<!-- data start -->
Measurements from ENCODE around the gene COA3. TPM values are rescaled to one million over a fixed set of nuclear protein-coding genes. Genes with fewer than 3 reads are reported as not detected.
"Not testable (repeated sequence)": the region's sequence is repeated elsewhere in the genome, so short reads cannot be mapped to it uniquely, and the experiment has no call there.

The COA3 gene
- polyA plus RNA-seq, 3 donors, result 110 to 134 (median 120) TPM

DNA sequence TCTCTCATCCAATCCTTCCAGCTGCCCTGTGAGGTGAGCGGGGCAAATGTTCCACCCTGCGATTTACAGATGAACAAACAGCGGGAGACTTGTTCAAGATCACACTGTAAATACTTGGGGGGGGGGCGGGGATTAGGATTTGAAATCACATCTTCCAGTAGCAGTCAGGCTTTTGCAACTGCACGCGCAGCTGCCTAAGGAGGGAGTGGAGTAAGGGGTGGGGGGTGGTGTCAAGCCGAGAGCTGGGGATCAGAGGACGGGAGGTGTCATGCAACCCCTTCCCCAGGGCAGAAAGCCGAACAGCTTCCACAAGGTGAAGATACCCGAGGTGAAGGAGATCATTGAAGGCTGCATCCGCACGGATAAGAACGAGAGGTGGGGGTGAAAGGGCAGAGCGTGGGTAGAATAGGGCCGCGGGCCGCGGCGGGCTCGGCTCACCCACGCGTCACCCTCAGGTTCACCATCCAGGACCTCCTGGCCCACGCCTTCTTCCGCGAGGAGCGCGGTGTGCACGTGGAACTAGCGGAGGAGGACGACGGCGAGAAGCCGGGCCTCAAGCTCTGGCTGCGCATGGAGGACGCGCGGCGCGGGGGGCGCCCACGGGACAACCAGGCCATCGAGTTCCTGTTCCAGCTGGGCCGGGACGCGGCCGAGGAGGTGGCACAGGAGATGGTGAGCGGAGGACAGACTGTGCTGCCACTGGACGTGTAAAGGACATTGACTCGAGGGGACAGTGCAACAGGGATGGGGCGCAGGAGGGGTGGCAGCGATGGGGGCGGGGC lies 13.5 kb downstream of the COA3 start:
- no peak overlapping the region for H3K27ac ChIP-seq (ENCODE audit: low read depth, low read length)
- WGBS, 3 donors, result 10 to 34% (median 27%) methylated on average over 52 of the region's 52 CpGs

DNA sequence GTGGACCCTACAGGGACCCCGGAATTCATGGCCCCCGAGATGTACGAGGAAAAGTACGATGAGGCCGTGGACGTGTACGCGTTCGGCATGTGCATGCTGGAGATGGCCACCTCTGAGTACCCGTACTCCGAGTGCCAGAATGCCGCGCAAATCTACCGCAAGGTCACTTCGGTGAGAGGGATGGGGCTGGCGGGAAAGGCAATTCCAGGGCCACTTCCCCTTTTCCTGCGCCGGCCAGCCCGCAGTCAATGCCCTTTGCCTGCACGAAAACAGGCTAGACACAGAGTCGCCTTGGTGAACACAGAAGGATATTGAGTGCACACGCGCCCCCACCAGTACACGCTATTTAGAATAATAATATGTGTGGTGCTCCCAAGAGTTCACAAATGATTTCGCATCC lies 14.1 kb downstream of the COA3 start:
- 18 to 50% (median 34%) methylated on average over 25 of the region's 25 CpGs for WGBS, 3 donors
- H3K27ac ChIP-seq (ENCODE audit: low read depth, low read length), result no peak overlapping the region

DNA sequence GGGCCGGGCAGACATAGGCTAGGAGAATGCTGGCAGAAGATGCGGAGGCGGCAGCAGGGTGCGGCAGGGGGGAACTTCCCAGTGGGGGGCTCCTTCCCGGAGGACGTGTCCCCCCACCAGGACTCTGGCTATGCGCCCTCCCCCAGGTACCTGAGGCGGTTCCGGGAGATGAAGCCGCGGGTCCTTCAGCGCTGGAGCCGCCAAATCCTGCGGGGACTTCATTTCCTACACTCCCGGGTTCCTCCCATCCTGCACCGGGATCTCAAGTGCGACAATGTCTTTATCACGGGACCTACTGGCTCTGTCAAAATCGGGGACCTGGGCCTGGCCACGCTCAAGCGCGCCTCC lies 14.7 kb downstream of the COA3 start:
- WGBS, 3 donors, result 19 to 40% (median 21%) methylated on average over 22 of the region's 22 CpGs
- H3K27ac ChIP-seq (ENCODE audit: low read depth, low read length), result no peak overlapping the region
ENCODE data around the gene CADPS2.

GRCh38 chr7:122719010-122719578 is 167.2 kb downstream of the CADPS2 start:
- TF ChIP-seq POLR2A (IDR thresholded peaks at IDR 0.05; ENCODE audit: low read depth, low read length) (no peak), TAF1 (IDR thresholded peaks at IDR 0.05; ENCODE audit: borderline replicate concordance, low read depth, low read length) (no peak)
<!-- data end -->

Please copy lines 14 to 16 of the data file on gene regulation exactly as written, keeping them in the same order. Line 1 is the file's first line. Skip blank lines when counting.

ENCODE data around the gene CADPS2.

GRCh38 chr7:122719010-122719578 is 167.2 kb downstream of the CADPS2 start:
- TF ChIP-seq POLR2A (IDR thresholded peaks at IDR 0.05; ENCODE audit: low read depth, low read length) (no peak), TAF1 (IDR thresholded peaks at IDR 0.05; ENCODE audit: borderline replicate concordance, low read depth, low read length) (no peak)